This paper looks at the journey of eleven counsellors in marital counselling centres in French-speaking Belgium, from the creation of the centres in 1953, to the 1970s, when contraception became legal, and abortion became a public issue. At the time of Humanae Vitae, groups of volunteers, working within Catholic organisations where counselling took place, began to structure their activity around Carl Rogers’s ethics of client-centered therapy, placing their religious ideology in a secondary position to focus on the problems experienced by the couples and women they were receiving in the centres. These were often challenges they were experiencing themselves in their own lives. The reiteration of the Catholic orthodox view on contraception through Humanae Vitae marked a gap between the counsellors and the Church. This contribution questions the identity-related tension of Catholics working in conjugal counselling centres and the type of commitments they made to both the conjugal centres and the Church in a moment where family planning was debated both in the Church and politically.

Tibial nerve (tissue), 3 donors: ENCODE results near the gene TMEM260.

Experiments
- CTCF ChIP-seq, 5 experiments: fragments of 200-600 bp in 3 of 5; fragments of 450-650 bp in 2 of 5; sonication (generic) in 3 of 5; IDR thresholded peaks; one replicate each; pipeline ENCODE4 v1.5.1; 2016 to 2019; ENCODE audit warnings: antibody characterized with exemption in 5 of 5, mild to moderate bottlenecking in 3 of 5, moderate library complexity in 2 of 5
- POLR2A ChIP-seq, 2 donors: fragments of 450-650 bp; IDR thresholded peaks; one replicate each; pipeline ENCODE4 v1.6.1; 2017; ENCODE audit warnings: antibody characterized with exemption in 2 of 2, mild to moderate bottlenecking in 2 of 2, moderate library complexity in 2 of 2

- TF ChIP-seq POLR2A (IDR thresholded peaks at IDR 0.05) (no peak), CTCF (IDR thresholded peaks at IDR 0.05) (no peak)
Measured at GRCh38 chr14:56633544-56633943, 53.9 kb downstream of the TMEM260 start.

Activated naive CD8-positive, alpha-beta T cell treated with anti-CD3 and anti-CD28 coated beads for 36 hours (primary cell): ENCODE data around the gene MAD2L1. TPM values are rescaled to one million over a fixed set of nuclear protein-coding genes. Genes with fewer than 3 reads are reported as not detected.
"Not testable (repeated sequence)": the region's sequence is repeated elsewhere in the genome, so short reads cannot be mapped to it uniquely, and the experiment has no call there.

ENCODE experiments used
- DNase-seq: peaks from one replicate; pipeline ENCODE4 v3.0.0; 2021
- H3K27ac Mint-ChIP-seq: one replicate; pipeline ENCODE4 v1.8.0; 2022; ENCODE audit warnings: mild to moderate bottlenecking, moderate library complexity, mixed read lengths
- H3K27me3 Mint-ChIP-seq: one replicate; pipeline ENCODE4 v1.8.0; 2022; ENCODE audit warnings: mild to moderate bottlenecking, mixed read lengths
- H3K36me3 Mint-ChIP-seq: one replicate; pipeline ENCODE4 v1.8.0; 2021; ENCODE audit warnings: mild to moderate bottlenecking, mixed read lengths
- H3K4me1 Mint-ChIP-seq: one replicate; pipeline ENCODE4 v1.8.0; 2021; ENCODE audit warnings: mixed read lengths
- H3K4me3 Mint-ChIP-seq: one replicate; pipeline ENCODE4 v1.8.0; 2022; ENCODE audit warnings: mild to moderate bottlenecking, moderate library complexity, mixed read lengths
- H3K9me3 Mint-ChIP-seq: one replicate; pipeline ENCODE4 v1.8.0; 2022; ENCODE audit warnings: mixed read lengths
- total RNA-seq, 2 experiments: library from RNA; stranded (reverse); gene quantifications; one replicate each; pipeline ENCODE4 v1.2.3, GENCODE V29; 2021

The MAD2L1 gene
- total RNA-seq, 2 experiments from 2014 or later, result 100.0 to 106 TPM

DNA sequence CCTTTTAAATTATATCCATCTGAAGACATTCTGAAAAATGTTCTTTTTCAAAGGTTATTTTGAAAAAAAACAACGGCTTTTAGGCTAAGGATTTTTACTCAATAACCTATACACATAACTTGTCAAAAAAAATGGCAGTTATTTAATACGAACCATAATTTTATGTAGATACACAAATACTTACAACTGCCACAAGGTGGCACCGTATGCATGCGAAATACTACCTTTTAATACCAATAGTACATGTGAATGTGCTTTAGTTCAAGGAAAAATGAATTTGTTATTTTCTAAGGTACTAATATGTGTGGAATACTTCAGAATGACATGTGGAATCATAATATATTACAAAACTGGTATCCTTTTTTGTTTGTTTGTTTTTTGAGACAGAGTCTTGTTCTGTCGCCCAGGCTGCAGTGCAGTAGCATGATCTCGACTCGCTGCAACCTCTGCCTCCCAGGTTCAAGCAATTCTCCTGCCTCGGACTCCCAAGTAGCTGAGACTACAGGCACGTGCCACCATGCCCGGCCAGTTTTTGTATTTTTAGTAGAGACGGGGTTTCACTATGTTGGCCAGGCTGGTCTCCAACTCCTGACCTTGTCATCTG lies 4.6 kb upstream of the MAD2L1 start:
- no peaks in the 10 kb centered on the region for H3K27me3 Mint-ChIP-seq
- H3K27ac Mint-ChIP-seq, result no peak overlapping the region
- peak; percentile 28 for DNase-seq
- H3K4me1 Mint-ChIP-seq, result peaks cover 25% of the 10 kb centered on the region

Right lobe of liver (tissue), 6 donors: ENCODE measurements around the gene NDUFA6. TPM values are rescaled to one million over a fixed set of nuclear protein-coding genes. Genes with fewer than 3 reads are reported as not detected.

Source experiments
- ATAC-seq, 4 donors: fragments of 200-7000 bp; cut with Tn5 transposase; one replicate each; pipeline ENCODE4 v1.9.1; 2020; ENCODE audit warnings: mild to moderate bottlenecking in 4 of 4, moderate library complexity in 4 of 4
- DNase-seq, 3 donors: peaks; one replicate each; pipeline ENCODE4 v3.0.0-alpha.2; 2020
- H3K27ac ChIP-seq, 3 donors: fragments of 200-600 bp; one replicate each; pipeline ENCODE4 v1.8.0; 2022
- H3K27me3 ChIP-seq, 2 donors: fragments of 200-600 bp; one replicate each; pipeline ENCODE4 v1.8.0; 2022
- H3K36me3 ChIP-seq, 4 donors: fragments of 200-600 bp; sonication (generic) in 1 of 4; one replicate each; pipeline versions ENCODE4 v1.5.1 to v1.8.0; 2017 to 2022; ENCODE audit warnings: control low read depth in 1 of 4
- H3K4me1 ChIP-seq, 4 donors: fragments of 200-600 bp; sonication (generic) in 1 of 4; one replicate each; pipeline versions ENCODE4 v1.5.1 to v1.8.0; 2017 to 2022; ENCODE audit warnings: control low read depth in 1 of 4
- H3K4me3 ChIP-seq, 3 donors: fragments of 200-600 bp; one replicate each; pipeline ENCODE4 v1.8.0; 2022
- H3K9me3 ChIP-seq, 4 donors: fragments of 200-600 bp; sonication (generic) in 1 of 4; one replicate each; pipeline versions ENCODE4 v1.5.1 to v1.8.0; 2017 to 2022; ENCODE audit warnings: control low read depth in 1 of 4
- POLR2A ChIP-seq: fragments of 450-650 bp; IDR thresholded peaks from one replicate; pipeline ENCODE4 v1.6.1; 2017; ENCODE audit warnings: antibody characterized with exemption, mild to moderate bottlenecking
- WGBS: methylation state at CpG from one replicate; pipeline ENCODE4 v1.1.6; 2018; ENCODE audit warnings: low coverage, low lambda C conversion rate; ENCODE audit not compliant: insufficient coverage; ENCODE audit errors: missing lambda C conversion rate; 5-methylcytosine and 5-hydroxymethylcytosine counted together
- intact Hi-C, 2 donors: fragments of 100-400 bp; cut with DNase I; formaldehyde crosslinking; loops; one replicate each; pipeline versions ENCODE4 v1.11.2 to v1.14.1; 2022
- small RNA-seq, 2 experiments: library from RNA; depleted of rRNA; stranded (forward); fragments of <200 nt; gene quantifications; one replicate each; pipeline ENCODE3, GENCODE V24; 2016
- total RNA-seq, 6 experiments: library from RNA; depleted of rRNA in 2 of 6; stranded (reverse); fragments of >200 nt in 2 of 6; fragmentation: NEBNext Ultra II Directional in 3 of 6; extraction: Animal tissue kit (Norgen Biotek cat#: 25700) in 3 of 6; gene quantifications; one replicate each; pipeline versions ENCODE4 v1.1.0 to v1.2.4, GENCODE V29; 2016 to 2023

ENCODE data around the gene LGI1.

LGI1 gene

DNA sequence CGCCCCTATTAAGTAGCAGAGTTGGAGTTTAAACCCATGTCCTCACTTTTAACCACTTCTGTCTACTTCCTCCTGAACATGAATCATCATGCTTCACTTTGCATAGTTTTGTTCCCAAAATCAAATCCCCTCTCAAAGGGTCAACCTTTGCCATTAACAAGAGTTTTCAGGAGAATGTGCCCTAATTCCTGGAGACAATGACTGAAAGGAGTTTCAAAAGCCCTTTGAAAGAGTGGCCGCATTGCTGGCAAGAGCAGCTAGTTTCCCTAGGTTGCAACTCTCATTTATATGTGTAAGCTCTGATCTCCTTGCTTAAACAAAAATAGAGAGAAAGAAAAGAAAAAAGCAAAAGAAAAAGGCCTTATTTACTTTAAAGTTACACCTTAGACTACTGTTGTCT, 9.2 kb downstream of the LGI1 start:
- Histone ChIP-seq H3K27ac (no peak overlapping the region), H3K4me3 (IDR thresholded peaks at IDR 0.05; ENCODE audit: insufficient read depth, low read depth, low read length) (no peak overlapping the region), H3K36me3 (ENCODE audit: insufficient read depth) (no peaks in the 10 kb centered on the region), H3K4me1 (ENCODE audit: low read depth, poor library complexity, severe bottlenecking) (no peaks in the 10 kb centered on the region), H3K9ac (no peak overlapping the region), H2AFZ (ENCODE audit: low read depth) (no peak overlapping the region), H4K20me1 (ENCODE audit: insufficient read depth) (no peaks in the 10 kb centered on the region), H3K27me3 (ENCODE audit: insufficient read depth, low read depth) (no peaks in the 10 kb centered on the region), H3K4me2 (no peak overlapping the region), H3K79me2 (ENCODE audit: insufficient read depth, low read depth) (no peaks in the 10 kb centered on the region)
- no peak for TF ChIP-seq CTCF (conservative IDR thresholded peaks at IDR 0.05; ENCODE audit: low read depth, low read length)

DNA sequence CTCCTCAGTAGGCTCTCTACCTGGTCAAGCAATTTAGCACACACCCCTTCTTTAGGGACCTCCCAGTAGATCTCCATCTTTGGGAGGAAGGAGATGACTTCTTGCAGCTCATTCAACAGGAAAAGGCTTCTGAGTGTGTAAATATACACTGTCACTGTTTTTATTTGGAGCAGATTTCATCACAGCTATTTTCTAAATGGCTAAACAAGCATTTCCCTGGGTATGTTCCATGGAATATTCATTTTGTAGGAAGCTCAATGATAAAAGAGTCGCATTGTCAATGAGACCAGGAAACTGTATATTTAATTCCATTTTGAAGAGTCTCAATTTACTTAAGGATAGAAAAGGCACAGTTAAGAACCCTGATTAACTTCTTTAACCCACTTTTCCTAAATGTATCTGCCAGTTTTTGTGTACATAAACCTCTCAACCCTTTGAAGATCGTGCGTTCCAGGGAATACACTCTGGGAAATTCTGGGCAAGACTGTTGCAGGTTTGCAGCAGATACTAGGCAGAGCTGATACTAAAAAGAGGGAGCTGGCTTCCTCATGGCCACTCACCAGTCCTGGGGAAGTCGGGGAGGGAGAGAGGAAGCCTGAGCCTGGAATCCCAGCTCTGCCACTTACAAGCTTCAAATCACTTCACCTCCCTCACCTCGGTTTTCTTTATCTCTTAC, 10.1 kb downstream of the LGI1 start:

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Cambridge University Press